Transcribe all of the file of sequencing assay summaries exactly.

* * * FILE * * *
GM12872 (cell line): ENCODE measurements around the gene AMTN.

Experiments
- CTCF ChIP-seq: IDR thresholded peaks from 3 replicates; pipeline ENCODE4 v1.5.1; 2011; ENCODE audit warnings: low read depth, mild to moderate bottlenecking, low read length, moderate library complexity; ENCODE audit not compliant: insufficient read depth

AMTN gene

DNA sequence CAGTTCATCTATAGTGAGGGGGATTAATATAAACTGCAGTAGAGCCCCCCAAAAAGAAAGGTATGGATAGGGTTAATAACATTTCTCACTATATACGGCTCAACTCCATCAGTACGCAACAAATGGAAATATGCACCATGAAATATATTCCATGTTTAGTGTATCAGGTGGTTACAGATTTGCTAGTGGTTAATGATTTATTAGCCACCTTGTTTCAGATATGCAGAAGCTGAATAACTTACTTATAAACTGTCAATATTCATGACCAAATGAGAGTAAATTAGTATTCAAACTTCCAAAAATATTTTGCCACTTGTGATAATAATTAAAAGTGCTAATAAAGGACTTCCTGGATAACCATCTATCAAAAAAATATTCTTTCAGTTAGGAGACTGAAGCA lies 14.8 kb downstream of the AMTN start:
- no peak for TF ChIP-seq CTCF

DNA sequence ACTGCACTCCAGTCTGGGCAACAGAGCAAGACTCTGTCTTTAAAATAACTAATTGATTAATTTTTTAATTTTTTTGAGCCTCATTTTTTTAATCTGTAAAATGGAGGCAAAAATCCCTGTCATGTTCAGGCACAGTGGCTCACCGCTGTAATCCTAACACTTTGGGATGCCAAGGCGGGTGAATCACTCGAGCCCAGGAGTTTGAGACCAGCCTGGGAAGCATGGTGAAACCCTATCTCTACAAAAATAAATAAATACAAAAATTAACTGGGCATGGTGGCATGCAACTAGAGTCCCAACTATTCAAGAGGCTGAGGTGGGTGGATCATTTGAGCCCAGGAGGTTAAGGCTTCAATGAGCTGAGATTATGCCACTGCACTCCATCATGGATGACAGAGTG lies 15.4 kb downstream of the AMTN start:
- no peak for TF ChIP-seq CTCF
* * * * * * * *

GM12872 (cell line): ENCODE measurements around the gene AMTN.

Experiments
- CTCF ChIP-seq: IDR thresholded peaks from 3 replicates; pipeline ENCODE4 v1.5.1; 2011; ENCODE audit warnings: low read depth, mild to moderate bottlenecking, low read length, moderate library complexity; ENCODE audit not compliant: insufficient read depth

AMTN gene

DNA sequence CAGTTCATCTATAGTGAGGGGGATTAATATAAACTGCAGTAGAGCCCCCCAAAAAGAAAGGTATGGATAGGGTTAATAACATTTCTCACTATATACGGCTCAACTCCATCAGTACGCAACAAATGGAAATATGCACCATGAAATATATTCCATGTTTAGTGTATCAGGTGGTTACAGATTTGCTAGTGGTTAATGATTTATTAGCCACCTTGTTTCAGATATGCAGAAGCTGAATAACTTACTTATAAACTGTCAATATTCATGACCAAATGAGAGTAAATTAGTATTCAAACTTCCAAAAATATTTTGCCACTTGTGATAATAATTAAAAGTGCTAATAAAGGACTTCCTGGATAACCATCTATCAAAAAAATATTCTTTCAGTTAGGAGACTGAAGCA lies 14.8 kb downstream of the AMTN start:
- no peak for TF ChIP-seq CTCF

DNA sequence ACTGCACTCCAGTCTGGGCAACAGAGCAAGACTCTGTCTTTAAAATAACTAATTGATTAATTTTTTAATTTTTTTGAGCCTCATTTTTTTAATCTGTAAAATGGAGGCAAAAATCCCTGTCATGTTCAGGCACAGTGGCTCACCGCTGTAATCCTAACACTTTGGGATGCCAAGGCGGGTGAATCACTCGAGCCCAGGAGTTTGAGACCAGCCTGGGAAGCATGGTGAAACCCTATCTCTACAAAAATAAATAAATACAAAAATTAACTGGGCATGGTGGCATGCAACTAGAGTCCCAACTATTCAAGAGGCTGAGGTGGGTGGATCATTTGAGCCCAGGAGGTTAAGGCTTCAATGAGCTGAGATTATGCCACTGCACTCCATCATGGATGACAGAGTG lies 15.4 kb downstream of the AMTN start:
- no peak for TF ChIP-seq CTCF